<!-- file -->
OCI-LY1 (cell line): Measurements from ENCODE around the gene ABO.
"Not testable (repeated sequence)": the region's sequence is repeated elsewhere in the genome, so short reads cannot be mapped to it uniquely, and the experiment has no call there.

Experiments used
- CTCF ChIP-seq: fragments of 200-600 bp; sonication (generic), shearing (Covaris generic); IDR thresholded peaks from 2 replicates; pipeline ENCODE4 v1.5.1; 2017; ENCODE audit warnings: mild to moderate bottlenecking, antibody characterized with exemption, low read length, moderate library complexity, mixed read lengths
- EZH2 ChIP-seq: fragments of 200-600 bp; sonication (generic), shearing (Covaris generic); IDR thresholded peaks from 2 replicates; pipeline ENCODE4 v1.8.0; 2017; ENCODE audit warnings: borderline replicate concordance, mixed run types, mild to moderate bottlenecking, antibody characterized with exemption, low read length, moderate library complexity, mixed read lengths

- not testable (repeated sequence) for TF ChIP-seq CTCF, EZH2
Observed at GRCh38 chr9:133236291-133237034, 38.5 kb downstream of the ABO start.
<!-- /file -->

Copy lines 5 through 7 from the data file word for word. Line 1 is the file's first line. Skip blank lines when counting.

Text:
- EZH2 ChIP-seq: fragments of 200-600 bp; sonication (generic), shearing (Covaris generic); IDR thresholded peaks from 2 replicates; pipeline ENCODE4 v1.8.0; 2017; ENCODE audit warnings: borderline replicate concordance, mixed run types, mild to moderate bottlenecking, antibody characterized with exemption, low read length, moderate library complexity, mixed read lengths

- not testable (repeated sequence) for TF ChIP-seq CTCF, EZH2
Observed at GRCh38 chr9:133236291-133237034, 38.5 kb downstream of the ABO start.